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Proficio Cyber Chats With ePlus

Proficio sat down with CEO and Co-Founder, Brad Taylor, and ePlus VP of Solutions, Lee Waskevich, to chat about current topics impacting the cybersecurity industry.

Proficio Cyber Chats With VMware Carbon Black

Proficio’s Carl Adasa chats with Rick McElroy of Carbon Black about keys to developing a mature cybersecurity program, addressing the cyber skill gap, advice on choosing a partner such as an MSSP or MDR provider, and tips on combating the war on cyber crime.

Not All Partnerships are Equal

As Henry Ford once said, “Coming together is the beginning. Keeping together is progress. Working together is success.” While many people have an understanding of how partnerships work in their day-to-day lives, defining a true partnership in a business relationship can be more challenging. In the field of cybersecurity, finding a “true partner” means you share the risk and both strive to improve your security posture.

A True Partner

A true partnership works best when both groups share the risk, agree on the end goals, have open lines of communication and build their relationship on mutual trust and respect. Companies that embrace such partnering behaviors believe in creating mutually beneficial relationships that bring value to both parties.

Partnerships come in many shapes and sizes. There can be partnerships between vendors, where they provide complementary products or services that are further enhanced by working together. There can also be strategic relationships developed between provider and client, where they view the relationship as more than just a business transaction.

Your partners should also be building strong relationships within the technology sector. Knowing that they not only use best-in-class technologies but that they have good working relationships with those vendors means that you can maximize your technology investments. A good partner should not only be able to help you to optimize the technologies you already have in place, but also make recommendations for policy and infrastructure to ensure you reduce your risk and meet any compliance requirements.

Finding Your Partner

When you are on a team, you have certain expectations of your teammates and hope you can rely on them in critical situations. However, a lot of organizations do not have the in-house resources to staff an effective cybersecurity operation. Understanding the economics and potential cost savings of using a managed service provider is an important part of any decision to outsource security operations.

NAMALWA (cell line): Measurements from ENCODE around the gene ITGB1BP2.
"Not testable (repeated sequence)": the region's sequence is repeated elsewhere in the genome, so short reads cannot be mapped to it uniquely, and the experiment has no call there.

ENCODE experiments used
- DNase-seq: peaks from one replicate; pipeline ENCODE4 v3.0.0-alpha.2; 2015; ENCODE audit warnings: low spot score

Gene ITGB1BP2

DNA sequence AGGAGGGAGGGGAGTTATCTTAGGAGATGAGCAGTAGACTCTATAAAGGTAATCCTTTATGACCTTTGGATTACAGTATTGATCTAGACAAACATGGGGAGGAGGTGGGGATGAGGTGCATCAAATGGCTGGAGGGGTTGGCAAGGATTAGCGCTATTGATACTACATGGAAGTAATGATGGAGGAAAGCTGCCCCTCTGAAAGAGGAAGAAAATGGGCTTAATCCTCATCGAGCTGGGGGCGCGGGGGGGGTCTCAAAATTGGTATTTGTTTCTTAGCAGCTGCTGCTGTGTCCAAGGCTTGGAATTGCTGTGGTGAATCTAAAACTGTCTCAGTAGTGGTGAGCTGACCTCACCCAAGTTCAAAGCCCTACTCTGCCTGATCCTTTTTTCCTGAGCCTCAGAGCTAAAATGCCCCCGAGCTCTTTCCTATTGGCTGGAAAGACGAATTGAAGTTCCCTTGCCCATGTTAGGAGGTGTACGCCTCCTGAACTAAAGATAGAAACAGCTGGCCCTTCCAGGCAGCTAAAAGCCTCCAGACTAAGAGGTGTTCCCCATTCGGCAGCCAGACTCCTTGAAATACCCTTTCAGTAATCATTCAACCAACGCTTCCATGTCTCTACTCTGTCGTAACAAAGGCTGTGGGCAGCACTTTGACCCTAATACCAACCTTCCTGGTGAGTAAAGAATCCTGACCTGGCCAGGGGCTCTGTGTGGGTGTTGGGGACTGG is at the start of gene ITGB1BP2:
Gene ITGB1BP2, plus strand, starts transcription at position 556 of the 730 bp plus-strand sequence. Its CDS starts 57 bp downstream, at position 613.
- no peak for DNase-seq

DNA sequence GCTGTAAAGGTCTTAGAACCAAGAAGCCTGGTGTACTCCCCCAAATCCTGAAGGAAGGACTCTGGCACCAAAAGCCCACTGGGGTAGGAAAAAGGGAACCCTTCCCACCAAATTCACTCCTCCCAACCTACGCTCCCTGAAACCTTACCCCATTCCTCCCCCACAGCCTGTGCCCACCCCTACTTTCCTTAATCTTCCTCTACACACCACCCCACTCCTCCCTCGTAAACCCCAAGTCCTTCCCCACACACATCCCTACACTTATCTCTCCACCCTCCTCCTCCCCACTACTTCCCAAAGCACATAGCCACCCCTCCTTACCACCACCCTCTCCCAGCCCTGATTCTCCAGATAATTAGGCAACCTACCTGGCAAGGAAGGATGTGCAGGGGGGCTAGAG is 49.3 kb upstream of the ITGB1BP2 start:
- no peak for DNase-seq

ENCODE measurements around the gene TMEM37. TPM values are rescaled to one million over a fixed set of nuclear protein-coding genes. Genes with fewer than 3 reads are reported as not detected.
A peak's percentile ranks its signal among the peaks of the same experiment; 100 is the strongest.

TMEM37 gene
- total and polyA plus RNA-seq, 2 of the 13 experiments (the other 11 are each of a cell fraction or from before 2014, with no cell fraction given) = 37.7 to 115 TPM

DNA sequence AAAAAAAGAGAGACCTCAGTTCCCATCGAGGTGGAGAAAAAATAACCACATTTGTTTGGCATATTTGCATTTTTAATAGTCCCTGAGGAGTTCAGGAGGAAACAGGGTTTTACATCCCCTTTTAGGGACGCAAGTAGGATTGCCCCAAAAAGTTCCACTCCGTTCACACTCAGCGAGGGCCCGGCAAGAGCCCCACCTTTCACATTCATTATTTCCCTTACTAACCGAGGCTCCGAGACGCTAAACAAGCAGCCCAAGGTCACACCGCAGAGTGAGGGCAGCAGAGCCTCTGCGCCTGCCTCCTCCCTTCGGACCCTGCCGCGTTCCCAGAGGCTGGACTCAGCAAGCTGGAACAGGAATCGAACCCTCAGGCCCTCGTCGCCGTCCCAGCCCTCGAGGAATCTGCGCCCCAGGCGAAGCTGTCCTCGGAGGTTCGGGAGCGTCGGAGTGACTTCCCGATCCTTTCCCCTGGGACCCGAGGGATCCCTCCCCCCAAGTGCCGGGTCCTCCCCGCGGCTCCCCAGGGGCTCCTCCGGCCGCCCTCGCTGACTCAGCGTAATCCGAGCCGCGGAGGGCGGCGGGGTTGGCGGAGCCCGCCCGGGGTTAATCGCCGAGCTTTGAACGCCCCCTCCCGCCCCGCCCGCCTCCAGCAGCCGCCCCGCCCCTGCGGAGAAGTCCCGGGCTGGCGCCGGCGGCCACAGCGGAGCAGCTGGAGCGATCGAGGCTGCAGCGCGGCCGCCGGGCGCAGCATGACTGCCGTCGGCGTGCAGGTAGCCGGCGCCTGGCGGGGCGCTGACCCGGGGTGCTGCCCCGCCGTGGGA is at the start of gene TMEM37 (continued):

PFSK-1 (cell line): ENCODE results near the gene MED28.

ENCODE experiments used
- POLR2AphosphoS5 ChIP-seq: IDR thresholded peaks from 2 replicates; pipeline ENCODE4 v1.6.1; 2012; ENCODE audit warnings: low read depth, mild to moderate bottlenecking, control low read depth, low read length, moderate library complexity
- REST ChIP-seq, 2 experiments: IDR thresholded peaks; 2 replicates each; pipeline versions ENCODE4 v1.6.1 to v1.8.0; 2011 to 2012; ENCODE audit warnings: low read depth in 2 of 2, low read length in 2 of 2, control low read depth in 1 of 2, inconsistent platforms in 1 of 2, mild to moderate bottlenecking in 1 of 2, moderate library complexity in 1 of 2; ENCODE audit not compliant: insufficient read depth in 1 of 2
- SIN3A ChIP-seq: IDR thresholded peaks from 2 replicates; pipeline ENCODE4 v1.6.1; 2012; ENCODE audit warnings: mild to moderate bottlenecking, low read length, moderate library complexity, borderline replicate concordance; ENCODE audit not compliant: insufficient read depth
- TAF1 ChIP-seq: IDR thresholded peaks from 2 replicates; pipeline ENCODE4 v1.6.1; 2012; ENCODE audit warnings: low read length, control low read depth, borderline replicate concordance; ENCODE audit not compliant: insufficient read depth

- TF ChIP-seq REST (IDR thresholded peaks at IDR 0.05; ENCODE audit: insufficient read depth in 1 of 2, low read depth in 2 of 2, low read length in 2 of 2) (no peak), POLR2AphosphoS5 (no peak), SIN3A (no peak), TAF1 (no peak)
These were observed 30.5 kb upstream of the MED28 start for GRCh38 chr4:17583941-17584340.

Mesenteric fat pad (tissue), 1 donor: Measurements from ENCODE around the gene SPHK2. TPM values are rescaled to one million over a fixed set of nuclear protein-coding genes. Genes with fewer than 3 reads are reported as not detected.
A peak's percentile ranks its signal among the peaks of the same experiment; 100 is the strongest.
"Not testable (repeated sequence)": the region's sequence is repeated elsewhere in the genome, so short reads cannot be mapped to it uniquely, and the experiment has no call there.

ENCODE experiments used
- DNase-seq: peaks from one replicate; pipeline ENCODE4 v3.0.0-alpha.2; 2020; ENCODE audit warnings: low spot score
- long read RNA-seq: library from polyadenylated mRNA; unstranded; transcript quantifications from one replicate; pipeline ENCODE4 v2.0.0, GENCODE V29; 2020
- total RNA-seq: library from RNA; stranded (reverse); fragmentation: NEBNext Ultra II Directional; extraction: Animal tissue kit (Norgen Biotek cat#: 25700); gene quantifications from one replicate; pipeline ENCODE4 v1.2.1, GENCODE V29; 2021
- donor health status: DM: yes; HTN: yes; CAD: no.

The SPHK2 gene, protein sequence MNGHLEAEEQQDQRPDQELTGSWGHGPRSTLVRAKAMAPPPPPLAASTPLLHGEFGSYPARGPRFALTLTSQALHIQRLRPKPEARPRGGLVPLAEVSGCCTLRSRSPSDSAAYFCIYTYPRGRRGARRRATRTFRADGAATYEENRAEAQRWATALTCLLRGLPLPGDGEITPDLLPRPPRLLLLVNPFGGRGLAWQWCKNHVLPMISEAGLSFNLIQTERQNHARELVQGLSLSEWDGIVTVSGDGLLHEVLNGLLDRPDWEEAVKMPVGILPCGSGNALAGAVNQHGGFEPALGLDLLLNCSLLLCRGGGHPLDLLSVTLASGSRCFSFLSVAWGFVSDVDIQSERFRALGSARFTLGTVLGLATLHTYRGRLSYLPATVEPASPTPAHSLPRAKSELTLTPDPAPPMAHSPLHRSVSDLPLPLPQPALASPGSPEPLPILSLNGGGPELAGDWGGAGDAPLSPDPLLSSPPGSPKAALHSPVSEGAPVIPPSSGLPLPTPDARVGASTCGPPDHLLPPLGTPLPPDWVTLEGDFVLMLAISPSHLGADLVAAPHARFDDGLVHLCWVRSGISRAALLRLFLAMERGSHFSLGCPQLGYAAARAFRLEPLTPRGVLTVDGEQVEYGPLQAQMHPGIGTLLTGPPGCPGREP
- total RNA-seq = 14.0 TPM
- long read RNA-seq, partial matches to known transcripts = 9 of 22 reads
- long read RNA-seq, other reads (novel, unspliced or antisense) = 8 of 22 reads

In cybersecurity, you should look for partners who act as an extension of your team. They do not just care about selling you their latest tool or services – they sincerely care about the security and safety of your company. They should have a programmatic view on cybersecurity and take your concerns seriously. Equally important is the culture of the organization with whom you choose to partner. Do they share similar values, and can you trust that they will view your security as important as you do?

Throughout the relationship, a partner should have the skills and resources to respond to security incidents and help guide your overall cybersecurity journey. And while relationships in cybersecurity may not last forever, the need for true cybersecurity partners will never change. The current environment of COVID-19 only reminds us how businesses can be disrupted when they least expected it. And with the shortage of skilled cybersecurity professionals, choosing your partners has never been more critical.

Narrowing The Search

Once you decide what you’re looking for, how do you find someone who checks all the boxes? Many may sell you on ideals but it’s crucial they also follow through with what they sell. When looking for the right partner for your cybersecurity needs, you should ask critical questions to make sure you’re making an educated choice.

Things to look for include:

  • How do their SLAs compare to other vendors?
  • Do they provide transparency and trackable metrics?
  • Do you receive insight into your cyber risk and recommendations for improvement?
  • Will they create custom content?
  • What is their long-term focus?
  • Are they industry recognized?
  • How available is their team?
  • Do you have similar preferred methods of communication?
  • Can you visualize the value they would bring to your team?

Selecting a partner who shares the risk will give you confidence that you are building a more secure organization. As your partner helps you mature your cybersecurity program, you should see a measurable change throughout the partnership and be able to track metrics over time.

Once you’ve found the right partner, you will be enabled for success not only tomorrow but for the long-term future.

So – what do your current partnerships look like?